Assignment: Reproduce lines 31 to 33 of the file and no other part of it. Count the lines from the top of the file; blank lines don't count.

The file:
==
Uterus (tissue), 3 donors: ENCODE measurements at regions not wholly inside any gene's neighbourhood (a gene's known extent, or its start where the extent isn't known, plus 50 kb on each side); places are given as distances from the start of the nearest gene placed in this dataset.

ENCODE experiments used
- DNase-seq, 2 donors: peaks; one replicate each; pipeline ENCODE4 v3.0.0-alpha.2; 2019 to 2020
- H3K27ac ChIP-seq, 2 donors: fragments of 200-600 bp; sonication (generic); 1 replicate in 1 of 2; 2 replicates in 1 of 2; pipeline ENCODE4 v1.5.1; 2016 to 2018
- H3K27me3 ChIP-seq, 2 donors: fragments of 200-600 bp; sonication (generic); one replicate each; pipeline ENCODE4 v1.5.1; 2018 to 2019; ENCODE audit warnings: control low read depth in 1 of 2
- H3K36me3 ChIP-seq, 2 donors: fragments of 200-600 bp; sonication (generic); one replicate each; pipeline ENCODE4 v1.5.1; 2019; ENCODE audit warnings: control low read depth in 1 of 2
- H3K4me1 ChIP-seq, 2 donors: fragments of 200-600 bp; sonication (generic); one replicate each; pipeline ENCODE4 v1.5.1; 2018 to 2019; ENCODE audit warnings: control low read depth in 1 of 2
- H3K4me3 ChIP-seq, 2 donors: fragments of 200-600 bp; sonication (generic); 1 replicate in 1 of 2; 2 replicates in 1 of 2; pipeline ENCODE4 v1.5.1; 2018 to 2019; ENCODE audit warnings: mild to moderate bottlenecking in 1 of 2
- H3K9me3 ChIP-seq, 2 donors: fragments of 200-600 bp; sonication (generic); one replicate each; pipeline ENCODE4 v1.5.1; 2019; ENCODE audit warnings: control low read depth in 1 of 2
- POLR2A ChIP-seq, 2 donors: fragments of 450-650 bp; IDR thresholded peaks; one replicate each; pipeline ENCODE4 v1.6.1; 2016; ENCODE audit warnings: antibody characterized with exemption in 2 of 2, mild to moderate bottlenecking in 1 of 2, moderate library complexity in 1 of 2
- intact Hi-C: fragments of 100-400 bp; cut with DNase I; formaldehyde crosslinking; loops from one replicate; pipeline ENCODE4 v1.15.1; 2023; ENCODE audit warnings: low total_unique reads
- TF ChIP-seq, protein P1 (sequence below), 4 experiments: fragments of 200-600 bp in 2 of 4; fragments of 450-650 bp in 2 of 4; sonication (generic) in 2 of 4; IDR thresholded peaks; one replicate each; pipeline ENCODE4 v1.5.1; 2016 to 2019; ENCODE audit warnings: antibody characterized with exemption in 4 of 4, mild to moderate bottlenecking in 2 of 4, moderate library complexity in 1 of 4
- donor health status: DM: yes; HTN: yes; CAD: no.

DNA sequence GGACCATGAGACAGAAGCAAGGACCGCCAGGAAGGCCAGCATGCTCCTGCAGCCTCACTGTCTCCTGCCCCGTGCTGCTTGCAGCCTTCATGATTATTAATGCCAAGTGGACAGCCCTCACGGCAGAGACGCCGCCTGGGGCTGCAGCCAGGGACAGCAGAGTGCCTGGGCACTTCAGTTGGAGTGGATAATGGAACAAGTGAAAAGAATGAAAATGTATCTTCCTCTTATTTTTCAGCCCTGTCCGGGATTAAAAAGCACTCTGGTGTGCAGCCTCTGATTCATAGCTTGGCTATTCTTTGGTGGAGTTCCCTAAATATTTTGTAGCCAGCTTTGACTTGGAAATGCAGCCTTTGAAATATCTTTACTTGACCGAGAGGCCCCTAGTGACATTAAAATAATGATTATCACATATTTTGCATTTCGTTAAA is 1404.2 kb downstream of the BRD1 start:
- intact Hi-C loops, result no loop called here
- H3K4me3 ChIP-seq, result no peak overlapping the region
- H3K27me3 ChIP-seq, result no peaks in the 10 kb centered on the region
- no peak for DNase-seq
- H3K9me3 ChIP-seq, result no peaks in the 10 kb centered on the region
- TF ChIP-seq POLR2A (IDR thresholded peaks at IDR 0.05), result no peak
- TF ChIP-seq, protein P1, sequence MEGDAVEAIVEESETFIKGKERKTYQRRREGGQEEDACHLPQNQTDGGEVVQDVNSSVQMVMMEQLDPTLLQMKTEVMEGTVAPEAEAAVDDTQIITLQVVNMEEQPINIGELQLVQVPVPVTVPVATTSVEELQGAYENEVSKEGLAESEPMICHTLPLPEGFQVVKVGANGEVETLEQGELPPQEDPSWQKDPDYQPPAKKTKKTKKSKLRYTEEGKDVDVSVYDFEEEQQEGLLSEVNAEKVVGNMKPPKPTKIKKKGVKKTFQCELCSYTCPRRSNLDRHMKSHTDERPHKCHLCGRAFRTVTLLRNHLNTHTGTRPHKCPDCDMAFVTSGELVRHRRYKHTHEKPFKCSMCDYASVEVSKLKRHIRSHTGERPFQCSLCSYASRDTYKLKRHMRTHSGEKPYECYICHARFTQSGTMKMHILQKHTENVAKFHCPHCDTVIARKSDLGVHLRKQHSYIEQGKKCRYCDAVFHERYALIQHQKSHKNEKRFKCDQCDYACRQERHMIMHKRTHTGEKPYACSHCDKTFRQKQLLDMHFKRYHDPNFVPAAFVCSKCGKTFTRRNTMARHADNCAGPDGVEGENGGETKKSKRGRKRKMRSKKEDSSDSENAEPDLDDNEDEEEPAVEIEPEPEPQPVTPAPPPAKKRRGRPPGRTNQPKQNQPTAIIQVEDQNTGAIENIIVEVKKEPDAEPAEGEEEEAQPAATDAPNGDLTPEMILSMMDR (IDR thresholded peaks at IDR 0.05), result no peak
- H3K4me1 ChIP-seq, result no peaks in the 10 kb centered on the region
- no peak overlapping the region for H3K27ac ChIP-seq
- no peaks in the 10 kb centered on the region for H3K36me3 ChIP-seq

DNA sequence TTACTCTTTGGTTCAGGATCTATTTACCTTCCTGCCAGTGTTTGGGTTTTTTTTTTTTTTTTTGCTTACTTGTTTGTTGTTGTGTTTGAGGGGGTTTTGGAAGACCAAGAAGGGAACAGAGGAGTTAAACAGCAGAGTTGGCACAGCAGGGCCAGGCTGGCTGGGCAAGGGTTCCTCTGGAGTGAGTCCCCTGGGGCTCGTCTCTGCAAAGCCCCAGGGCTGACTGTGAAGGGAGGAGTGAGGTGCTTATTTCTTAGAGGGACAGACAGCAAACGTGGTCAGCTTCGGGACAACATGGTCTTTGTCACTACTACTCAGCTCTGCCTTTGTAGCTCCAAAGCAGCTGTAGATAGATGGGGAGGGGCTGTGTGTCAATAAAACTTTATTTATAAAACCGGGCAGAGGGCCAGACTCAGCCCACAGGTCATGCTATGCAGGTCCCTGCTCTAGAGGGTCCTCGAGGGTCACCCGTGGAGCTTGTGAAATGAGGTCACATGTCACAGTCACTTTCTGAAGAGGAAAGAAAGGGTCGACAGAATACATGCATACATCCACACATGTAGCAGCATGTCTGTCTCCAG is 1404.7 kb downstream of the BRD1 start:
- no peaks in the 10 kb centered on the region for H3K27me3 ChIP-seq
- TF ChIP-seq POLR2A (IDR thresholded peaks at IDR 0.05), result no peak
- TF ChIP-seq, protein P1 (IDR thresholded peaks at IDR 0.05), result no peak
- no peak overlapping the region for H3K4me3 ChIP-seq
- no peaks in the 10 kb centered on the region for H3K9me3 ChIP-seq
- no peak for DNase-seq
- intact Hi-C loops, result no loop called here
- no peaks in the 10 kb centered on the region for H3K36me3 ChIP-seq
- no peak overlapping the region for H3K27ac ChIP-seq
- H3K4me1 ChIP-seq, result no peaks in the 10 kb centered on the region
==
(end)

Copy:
- no peak for DNase-seq
- intact Hi-C loops, result no loop called here
- no peaks in the 10 kb centered on the region for H3K36me3 ChIP-seq